Cloud Transformation Insights: Accurate Cost Estimation. Currently, all growing businesses are dealing with transitions from on-premises infrastructures to multi-cloud, hybrid cloud, or both. From a strategic perspective, the decisions made referring to this significant technology shift will impact your company for the next decade.
Whether you are looking to move one workload or shutdown an entire data center, the transformation is complex and brings in many difficult decisions that influence key company processes. Successful cloud migration must rely on an in-depth analysis and high-level expertise.
In this review we answer some of the most important questions that our clients have asked during their cloud journey.
One of the biggest challenges is to estimate the costs of working and maintaining cloud infrastructures and services. There are several factors which influence the overall costs of the cloud, including:
It’s the first thing which needs to be taken into consideration when estimating the costs. It is relatively easy to calculate, but there are a few things that must be highlighted. Different storage classes are possible. Hot storage and archive are the most popular (naming can vary depending on the cloud vendors). Hot storage is more expensive, but it has performance advantages. Firstly, access to the files is quicker and can be set up for data which is frequently accessed.
The archive should be used for storing data which is not used frequently and as a backup storage. An additional, important factor to consider are the transactional costs. Every read, write, and metadata operation generates operational charges. In some cases, such as big data workloads and high-volume analytics, these can be a major cost driving factor. We are familiar with high transactional cost problems and have implemented optimizations and monitoring policies to remedy these situations.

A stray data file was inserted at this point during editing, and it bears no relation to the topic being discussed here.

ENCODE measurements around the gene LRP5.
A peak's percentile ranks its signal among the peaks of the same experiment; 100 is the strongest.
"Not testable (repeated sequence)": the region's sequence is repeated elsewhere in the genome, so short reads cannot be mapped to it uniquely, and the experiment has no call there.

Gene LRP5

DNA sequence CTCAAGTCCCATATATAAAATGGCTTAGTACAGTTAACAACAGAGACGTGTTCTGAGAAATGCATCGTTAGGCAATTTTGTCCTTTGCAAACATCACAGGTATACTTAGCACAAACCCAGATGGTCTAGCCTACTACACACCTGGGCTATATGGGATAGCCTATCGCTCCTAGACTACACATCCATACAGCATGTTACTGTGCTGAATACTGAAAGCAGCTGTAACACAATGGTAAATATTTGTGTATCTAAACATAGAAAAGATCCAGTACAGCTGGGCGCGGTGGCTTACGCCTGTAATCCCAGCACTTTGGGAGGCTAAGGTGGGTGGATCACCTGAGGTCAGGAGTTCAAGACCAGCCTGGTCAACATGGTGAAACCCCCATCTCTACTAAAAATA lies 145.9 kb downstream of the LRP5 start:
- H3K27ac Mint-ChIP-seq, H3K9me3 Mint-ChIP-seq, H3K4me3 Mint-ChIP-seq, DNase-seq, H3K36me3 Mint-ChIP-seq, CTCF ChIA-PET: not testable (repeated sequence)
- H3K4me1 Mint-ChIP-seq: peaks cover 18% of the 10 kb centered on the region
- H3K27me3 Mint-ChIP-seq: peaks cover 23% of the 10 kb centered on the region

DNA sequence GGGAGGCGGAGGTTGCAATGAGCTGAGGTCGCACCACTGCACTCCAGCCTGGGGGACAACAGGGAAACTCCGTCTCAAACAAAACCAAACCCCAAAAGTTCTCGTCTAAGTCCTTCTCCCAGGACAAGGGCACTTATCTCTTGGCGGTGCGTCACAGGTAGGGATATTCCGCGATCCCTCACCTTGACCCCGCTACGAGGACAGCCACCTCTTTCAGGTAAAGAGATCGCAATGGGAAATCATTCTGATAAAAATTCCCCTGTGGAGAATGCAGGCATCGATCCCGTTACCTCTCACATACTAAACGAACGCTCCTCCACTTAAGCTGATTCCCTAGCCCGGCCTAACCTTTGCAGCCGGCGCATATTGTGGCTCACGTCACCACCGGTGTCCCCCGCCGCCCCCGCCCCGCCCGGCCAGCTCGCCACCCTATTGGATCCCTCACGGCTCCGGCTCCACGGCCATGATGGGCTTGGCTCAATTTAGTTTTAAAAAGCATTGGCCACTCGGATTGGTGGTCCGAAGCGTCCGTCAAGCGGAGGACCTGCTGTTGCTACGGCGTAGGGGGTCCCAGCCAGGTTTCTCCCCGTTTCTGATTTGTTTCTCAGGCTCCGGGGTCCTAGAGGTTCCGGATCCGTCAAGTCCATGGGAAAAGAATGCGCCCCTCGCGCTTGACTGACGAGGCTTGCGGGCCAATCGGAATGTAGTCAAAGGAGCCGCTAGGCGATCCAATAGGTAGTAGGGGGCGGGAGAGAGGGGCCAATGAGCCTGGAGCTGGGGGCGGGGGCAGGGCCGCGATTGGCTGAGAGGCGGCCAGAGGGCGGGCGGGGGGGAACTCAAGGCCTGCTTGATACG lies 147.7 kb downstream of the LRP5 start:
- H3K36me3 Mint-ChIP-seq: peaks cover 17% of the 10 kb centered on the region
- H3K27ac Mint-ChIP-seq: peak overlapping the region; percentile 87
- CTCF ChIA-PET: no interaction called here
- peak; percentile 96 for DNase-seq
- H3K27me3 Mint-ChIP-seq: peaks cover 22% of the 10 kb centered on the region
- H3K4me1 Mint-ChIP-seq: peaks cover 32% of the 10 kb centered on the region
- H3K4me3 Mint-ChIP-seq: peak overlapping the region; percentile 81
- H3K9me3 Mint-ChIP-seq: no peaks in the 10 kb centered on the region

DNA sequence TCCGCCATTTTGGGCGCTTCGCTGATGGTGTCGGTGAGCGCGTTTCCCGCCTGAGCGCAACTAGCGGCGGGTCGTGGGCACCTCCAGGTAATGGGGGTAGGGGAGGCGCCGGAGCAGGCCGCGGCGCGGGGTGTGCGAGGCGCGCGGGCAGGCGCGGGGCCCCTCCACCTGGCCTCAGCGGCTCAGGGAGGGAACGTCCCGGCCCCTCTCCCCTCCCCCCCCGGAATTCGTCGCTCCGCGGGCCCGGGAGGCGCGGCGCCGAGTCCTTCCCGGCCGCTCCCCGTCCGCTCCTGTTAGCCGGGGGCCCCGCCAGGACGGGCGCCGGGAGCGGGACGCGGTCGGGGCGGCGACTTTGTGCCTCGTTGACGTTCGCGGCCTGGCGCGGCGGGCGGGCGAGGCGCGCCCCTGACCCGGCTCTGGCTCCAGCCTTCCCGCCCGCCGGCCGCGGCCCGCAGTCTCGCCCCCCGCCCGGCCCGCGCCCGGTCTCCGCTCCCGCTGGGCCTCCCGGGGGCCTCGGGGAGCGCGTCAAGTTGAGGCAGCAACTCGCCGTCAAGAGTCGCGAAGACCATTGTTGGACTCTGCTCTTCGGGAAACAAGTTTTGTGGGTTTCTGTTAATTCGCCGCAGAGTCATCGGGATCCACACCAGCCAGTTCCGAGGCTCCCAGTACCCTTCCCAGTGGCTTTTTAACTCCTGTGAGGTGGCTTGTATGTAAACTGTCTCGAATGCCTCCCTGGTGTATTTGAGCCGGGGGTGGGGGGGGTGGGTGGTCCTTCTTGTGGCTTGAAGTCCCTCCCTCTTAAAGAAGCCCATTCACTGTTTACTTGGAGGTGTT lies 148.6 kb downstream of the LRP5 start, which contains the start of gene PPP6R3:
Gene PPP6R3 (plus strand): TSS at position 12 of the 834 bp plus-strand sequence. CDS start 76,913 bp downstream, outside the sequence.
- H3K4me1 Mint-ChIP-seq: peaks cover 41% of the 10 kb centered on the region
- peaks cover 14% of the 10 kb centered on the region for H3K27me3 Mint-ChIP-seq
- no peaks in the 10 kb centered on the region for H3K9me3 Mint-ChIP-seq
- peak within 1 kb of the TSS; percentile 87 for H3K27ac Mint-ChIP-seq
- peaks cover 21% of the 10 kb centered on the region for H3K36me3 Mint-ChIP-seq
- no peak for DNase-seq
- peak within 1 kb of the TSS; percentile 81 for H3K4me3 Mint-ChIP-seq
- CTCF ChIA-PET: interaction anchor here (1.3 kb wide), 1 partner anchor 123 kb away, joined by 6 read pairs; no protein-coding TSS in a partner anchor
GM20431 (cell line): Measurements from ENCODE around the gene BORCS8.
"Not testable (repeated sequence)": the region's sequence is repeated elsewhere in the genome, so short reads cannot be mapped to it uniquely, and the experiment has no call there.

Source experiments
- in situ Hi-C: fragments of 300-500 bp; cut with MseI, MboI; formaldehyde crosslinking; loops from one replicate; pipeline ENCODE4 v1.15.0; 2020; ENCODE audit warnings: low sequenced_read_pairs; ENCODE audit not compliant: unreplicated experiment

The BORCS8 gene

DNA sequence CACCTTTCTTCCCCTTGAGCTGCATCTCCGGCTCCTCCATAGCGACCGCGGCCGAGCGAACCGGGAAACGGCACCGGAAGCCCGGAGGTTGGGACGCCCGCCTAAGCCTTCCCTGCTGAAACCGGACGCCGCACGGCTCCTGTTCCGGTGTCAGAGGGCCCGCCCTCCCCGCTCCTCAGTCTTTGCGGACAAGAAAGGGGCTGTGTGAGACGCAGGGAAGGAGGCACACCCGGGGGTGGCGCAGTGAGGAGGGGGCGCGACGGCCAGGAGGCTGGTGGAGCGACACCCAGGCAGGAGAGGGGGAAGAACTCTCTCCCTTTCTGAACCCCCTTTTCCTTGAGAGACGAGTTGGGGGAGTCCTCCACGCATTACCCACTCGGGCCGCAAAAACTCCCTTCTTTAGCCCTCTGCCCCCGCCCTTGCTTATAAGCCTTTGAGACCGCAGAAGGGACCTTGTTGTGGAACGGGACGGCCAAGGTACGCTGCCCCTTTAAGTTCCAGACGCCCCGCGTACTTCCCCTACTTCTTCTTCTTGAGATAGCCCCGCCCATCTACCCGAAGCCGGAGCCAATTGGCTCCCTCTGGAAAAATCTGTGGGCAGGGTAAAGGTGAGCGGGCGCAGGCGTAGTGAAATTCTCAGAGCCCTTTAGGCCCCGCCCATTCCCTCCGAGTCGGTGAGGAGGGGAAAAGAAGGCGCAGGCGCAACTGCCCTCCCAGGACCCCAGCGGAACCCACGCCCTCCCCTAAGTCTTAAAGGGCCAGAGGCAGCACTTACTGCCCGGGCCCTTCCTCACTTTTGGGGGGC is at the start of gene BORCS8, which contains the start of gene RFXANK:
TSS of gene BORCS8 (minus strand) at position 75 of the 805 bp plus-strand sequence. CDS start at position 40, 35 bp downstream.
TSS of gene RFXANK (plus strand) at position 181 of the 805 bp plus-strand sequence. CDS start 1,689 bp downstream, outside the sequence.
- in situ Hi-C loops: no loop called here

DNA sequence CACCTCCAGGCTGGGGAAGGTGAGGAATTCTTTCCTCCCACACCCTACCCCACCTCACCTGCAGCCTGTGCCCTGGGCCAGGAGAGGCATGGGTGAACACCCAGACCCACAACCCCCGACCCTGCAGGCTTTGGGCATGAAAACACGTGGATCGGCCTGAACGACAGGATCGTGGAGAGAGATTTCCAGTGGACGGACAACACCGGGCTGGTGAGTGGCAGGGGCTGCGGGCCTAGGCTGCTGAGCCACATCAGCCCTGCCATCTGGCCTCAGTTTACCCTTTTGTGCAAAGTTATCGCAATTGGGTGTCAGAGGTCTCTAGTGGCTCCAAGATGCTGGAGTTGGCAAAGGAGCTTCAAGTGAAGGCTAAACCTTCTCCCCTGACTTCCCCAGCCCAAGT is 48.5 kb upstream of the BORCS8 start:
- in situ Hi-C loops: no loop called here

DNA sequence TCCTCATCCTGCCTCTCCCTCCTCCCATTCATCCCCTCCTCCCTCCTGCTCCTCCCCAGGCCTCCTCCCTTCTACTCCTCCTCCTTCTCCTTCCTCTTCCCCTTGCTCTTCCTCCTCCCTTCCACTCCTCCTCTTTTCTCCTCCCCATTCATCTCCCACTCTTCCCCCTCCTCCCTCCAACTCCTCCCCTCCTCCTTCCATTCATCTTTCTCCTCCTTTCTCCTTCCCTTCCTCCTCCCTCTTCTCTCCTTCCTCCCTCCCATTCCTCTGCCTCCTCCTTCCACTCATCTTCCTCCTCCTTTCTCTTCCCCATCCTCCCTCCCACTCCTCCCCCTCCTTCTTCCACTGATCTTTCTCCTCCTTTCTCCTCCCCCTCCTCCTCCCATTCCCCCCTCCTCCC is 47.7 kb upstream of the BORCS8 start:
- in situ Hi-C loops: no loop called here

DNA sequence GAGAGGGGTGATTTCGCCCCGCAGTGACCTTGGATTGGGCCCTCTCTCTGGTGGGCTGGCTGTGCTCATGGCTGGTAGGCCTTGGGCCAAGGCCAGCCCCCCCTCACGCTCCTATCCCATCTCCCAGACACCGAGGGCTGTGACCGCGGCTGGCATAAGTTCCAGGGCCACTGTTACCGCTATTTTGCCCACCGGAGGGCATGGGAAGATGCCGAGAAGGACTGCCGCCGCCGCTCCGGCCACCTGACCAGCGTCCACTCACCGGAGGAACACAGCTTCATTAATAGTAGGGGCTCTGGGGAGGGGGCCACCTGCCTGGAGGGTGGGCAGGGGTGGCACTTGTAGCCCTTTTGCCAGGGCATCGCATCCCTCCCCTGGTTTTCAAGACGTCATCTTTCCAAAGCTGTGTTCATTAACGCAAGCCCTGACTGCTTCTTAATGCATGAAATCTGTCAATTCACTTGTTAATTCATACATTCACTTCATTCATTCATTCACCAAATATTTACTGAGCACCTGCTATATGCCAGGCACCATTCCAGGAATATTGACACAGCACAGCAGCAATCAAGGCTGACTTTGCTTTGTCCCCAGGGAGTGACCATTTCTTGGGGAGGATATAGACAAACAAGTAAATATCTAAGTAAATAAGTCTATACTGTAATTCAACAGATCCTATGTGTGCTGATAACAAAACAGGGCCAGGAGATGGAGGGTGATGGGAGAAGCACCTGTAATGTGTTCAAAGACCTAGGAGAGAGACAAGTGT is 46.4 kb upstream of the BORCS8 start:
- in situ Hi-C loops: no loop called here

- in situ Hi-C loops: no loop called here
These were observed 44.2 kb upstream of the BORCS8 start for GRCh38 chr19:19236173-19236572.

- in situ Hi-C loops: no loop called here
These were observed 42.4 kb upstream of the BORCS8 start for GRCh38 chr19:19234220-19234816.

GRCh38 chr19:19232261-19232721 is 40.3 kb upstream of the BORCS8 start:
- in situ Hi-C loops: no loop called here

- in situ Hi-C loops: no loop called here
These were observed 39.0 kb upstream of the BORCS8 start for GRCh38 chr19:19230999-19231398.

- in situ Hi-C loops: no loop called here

There is a potential cost when moving data to the cloud. Both ingress and egress traffic can be billable, depending on the exact scenario (cross-region replication).
In order to connect local infrastructure with the cloud infrastructure in a secure manner, it is required to deploy a VPN endpoint or to establish a private connection for more demanding scenarios. It may be recommended to deploy both, to mitigate the risk of failure of private connectivity.
Each of the cloud vendors provides specific machine types which can be used. These are billed based on the size (RAM, CPU), attached disks (frequently SSD or NVMe disk can significantly impact VM cost), and the amount of time that the VM is running. (Typically, specified timeframes are charged immediately, and then charges per used seconds are applied.) Depending on the requirements, it is advised to check each cloud provider’s pricing policies to ensure that they are in line with the planned workload resource utilization characteristics.
Cloud vendors provide the ability to perform the deployment of various PaaS services (including databases, computing engines etc.) based on their portfolio. They provide SLA for the infrastructure under which the PaaS is working. However, they charge an additional fee for maintaining it.
There are many more additional fees which you can come across when using cloud computing. Usually, cloud vendors provide an online calculator, but it is intended only for a general overview.